After an addition was constructed for him, a man who suffered a brain aneurysm at the age of 17 is one step closer to going back home.
In January 2020, Luke Goold-Hannatt, now 21 and from Woodbridge in Suffolk, experienced an arteriovenous malformation.
After undergoing a procedure that saved his life, he was left with disabilities that require ongoing care.
The addition was constructed for him and his live-in caregiver at his family's home by the nonprofit Band of Builders.
Mr. Goold-Hannatt vowed to "never forget" the kindness shown to him by the charity.
I just want to express my gratitude to everyone who contributed to the construction of my new home and how happy I am to be reunited with my family, he said.
"I've really been missing them all. ".
In the upcoming weeks, specialized equipment will be installed in the two-bedroom addition.
Mr. Goold-Hannatt will be able to go back home and live with his family again for the first time in more than three years once that has been fitted.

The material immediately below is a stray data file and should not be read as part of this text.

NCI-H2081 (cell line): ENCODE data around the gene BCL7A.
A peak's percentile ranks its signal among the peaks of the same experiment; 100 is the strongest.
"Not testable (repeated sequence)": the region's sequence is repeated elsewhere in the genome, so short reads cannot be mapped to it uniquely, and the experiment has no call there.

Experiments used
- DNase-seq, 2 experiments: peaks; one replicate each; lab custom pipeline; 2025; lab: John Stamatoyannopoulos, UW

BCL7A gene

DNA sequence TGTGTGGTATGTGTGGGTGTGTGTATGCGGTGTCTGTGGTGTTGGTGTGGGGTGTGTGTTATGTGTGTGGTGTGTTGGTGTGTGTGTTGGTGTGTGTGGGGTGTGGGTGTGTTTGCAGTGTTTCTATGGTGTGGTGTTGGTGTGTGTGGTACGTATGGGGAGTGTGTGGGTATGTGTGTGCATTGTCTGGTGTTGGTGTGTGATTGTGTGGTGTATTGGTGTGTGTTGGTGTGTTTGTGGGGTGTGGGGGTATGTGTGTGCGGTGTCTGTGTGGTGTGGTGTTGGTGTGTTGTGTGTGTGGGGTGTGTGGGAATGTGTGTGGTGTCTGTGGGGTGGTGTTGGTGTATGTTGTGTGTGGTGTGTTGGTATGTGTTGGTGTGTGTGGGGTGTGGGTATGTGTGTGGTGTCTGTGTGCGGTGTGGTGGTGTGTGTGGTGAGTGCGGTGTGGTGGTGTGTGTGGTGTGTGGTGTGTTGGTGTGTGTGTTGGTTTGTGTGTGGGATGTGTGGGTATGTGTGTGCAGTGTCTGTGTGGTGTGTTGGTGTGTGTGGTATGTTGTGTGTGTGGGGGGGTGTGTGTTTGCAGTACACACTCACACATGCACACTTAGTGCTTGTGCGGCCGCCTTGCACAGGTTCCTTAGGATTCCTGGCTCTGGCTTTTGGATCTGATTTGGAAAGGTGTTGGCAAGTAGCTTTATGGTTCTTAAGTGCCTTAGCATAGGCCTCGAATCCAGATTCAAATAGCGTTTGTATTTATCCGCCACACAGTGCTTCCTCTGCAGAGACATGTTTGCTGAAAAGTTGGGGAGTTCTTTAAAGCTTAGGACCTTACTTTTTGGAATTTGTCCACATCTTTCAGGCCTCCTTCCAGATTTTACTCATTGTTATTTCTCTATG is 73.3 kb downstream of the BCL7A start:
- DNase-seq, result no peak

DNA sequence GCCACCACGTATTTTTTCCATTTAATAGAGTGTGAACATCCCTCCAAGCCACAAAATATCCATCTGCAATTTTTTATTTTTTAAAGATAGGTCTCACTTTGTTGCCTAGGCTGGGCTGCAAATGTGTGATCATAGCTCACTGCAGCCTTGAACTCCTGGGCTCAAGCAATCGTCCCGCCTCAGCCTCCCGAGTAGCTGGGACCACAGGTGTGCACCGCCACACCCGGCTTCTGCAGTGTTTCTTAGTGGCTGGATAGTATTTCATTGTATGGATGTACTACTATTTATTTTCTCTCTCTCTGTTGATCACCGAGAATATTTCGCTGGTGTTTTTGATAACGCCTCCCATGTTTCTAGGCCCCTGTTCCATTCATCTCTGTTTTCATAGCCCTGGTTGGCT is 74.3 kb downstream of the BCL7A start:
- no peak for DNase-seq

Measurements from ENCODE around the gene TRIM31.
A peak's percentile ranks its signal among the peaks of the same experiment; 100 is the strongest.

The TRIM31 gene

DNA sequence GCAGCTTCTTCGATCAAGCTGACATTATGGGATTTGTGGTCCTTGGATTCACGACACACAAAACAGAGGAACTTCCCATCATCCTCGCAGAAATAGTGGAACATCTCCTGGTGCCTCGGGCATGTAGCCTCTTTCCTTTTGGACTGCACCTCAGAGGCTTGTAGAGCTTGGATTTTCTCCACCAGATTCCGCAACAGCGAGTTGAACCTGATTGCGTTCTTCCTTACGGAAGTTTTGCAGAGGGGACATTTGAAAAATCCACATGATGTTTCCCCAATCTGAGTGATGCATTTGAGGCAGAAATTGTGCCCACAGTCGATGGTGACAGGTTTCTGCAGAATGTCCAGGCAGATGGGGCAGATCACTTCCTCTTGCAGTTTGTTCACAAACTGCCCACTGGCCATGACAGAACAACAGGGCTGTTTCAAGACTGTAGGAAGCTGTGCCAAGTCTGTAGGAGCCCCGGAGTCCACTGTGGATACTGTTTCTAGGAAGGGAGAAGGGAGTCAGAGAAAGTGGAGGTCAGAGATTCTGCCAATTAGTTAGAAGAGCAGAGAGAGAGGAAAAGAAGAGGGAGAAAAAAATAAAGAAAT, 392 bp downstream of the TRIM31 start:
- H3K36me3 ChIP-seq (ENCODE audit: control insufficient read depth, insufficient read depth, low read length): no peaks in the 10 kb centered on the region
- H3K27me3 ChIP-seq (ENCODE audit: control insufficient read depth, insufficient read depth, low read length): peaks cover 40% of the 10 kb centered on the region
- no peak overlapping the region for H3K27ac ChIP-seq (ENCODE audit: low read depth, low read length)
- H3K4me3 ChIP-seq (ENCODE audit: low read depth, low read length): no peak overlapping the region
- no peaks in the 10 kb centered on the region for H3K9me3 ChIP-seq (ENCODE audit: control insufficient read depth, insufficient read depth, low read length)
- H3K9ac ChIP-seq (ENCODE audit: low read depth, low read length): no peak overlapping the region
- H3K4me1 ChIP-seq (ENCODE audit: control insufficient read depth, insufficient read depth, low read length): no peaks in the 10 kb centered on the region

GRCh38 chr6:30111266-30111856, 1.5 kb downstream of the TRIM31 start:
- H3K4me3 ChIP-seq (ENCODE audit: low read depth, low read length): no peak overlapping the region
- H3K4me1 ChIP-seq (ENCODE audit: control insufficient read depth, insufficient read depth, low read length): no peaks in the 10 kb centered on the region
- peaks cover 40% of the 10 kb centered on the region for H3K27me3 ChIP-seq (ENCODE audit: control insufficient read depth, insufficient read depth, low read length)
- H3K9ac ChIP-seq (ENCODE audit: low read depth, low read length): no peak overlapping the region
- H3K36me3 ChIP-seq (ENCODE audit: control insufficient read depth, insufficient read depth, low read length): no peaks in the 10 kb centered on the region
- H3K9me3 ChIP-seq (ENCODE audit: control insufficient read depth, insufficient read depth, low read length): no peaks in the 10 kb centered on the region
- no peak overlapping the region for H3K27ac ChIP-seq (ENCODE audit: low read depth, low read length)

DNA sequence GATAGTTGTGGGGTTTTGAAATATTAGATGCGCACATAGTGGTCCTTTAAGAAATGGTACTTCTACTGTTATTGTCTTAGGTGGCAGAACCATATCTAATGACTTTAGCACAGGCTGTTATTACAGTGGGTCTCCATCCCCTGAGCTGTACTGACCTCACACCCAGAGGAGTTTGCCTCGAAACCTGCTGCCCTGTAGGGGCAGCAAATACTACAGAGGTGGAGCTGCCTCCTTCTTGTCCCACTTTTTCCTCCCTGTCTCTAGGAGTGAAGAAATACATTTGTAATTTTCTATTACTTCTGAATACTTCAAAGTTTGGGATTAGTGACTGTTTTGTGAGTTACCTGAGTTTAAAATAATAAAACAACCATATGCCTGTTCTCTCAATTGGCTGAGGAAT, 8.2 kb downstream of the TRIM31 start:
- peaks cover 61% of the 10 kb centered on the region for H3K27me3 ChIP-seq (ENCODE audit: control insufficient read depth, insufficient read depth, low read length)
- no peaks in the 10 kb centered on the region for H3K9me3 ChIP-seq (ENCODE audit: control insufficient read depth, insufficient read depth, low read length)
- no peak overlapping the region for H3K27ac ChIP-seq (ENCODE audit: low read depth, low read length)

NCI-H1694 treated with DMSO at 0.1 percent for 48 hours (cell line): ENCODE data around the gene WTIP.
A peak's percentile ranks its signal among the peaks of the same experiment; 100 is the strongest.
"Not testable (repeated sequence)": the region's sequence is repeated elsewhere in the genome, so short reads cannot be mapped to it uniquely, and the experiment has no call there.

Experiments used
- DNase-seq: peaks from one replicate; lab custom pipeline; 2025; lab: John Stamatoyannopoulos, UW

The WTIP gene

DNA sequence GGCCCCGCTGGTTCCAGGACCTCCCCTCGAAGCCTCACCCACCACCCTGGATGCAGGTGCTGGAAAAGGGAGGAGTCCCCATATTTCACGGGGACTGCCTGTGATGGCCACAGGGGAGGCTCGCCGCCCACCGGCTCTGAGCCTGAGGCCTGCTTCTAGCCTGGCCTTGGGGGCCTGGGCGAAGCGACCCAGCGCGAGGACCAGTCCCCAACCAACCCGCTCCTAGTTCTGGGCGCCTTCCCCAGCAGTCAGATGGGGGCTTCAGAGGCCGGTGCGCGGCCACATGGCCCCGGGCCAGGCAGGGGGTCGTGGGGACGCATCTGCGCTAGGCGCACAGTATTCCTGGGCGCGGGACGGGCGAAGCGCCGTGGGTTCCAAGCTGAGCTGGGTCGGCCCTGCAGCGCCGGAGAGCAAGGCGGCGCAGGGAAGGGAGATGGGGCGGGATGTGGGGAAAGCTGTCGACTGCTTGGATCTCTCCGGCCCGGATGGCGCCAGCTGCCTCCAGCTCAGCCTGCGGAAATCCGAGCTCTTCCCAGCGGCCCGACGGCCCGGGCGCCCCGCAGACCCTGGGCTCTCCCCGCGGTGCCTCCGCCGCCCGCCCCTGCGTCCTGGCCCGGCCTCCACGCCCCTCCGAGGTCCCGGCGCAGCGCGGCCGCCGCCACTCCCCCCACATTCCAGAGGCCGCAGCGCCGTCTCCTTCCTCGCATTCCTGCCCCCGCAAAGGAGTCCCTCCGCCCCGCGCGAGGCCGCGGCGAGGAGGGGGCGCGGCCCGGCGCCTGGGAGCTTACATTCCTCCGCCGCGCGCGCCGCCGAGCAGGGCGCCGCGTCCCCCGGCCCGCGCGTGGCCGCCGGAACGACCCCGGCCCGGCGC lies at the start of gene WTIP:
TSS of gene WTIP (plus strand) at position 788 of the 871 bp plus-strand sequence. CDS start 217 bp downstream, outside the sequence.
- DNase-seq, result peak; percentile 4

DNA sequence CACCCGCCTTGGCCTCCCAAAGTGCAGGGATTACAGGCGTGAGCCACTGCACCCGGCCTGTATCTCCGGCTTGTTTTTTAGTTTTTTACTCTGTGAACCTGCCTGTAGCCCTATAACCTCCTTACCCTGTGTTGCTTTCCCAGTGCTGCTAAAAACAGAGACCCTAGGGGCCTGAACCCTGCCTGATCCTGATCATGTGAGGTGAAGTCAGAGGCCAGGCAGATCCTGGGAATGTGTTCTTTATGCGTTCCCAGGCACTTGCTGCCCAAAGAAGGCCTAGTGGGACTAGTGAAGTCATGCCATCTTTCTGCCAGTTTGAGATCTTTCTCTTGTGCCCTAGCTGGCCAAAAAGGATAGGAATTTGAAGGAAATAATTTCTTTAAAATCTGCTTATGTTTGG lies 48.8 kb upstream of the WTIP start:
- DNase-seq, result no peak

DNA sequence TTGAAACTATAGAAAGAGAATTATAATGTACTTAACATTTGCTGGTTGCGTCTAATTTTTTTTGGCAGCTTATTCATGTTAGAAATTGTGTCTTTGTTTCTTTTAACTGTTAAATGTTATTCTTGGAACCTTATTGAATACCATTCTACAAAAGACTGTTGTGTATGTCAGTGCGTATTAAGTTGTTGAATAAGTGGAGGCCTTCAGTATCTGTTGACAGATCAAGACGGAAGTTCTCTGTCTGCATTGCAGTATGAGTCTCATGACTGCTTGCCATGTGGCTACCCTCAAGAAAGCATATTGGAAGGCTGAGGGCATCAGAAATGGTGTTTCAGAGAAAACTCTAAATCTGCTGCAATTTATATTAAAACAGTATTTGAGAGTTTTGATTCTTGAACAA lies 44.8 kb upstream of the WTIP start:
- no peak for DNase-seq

By September, that should be completed.
Tony Steel, the director of operations for Band of Builders, expressed his gratitude for the community's and businesses' support.
Everyone has been working to return Luke to his family and home, where he belongs, he said.
Before he underwent surgery to relieve the pressure on his brain at Addenbrooke's Hospital in Cambridge, trainee bricklayer Mr. Goold-Hannatt's prognosis for survival was not good. Although he is unable to speak, the boy can move one arm and one leg and can spell words using an alphabet chart as well as blinking and raising of the eyebrows, according to his mother.
Since January of last year, he has received round-the-clock specialized care at the Sue Ryder Neurological Care Centre in Chantry Park, Ipswich.